Fructose May Make You Fatter
Study: Simple Sugar Turns to Fat With “Surprising Speed”
WebMD News Archive
Fruit OK, Added Sugars Aren't
Although it would be almost impossible to avoid fructose without eliminating
all sweet and sweetened foods from your diet, it is clear that not all
foods containing fructose are equal, says nutritionist Lona Sandon, RD, who is
with UTSW but did not work on the study.
Fruit has fructose, but it also has fiber and nutrients, which makes it an
important part of the diet, whether you are trying to lose weight or not, she says.
"The health benefits of eating fruit far outweigh the slight increase in
fat production that might occur as the result of eating something with fructose
in it," Sandon says.
She points out that the breakfast drinks served to the study participants
had as much as 65 grams of fructose.
"By comparison, a cup of strawberries has 4 grams of fructose and an
apple has about 11," she says.
And what about high-fructose corn syrup?
Audrae Erickson, president of the Corn Refiners Association, sees no need to
"Like sugar, honey and some fruit juices, high fructose corn syrup
contains almost equal portions of fructose and glucose. Glucose has been shown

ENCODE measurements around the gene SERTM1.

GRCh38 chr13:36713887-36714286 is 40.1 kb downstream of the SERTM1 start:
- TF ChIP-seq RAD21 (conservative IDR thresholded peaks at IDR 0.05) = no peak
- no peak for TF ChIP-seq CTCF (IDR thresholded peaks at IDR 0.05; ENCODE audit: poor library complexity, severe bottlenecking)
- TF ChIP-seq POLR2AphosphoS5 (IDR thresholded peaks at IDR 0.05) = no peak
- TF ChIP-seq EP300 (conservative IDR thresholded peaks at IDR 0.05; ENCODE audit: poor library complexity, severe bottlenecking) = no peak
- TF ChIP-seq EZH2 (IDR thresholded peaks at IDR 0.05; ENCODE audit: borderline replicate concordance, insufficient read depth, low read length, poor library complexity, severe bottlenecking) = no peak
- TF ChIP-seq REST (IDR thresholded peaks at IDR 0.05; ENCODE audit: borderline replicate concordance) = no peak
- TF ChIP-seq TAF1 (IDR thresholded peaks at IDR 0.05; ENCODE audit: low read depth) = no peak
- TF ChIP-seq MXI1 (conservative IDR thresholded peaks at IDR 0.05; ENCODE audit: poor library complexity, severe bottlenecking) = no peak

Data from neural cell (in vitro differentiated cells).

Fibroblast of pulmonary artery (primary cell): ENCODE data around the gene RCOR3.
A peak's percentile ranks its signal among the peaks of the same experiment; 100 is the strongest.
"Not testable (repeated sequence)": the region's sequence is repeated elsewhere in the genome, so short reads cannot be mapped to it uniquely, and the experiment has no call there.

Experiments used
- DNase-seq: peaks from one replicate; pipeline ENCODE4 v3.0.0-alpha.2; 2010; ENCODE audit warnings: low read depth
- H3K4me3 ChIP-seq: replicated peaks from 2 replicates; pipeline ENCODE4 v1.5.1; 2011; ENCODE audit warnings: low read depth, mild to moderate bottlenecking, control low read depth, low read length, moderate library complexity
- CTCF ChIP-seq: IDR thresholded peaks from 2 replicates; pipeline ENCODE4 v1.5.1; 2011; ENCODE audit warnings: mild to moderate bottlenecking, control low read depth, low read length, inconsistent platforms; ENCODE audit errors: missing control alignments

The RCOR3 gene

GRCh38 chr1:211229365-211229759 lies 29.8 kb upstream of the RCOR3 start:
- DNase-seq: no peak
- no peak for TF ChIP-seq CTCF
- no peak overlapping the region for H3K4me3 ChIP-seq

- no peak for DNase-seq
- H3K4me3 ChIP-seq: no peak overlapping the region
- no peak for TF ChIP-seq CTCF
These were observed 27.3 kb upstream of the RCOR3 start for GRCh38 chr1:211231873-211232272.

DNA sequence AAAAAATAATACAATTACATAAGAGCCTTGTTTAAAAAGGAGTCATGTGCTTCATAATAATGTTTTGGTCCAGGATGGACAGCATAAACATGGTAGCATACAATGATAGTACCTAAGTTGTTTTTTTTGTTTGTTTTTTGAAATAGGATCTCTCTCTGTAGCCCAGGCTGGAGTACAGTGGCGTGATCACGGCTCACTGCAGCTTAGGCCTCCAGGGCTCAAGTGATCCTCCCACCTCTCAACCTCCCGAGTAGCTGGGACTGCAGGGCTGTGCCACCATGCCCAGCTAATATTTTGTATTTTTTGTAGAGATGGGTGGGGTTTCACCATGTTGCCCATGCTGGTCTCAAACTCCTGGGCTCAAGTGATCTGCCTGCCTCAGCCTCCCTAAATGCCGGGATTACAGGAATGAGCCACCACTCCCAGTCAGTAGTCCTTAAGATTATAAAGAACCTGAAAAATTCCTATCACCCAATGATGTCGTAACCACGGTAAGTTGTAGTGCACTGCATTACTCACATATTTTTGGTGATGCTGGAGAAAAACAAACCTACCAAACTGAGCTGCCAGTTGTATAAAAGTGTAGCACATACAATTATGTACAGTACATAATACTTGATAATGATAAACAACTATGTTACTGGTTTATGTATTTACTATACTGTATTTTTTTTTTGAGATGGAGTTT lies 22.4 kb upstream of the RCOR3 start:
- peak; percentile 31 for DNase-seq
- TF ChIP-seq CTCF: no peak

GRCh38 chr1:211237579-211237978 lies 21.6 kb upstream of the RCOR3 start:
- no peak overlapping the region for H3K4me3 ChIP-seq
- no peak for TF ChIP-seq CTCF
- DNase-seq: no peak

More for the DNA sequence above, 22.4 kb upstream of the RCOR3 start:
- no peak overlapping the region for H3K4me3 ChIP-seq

to have a tempering effect on specific metabolic effects of fructose,"
Erickson says in a statement.
"New research continues to confirm that high fructose corn syrup is no
different from other sweeteners. It has the same number of calories as sugar
and is handled similarly by the body."
But Sandon says there is some evidence that high fructose corn syrup breaks
down differently in the body than other sugars.
She adds that people who want to lose weight should limit all added sugars,
not just one kind.
"That's really a no-brainer," she says. "I've never had a client
who has become overweight eating too much
fruit or too many vegetables, but I have had plenty who ate too many foods with
added sugar and fat."
Madelyn Fernstrom, PhD, CNS, agrees that demonizing one type of sugar misses
"Everything in moderation," she says. "We are blaming individual
sugars or individual fats when we should be focusing on calories. If someone
drinks a 64-ounce soda, who cares if it is high-fructose corn syrup or cane
sugar? It's still about 800 calories."
The study was partially funded by unrestricted research funds from the Sugar
Association and the Cargill Higher Education Fund (Cargill is a manufacturer of
high-fructose corn syrup).